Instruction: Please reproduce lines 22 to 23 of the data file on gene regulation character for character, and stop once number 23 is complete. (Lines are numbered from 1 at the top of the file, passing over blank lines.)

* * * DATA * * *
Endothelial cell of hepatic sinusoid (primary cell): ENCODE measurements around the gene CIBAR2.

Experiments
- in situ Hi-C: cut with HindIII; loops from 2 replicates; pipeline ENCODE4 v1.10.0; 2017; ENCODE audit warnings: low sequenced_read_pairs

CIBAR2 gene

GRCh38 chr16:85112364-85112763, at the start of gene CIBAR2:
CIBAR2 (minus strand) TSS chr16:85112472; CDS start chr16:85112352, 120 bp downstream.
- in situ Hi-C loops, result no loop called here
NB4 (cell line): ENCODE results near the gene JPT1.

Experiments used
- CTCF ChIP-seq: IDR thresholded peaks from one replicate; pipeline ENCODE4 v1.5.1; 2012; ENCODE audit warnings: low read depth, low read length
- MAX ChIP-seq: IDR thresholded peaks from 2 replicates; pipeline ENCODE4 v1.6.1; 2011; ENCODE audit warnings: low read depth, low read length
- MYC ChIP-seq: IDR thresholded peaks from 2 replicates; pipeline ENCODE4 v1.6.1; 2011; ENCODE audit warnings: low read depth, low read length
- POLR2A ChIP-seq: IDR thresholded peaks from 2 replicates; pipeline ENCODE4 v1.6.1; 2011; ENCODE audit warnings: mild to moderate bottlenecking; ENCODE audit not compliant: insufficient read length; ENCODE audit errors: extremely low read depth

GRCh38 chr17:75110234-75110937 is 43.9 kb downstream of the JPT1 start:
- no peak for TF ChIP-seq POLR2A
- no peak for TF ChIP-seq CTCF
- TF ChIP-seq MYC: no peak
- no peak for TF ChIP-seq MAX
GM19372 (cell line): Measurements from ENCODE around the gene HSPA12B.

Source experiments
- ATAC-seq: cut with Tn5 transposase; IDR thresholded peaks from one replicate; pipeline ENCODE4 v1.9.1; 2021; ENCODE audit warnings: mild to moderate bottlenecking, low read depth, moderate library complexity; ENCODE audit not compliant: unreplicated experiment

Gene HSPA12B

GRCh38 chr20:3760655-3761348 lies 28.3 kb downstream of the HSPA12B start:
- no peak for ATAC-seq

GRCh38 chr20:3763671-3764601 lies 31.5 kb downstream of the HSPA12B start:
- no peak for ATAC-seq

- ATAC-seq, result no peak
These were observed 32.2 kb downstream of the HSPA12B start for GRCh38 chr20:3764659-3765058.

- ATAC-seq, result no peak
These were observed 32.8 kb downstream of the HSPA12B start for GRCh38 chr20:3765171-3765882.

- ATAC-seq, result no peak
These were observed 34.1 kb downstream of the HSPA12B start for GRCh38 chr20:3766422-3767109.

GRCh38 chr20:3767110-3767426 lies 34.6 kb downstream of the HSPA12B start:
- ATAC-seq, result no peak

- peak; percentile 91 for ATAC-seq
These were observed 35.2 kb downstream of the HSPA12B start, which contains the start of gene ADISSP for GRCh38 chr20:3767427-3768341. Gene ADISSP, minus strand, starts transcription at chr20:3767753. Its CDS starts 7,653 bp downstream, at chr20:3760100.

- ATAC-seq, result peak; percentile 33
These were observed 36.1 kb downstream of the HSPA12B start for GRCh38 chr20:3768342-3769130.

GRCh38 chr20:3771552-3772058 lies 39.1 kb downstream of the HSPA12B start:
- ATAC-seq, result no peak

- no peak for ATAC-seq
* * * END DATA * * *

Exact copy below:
Gene HSPA12B

GRCh38 chr20:3760655-3761348 lies 28.3 kb downstream of the HSPA12B start: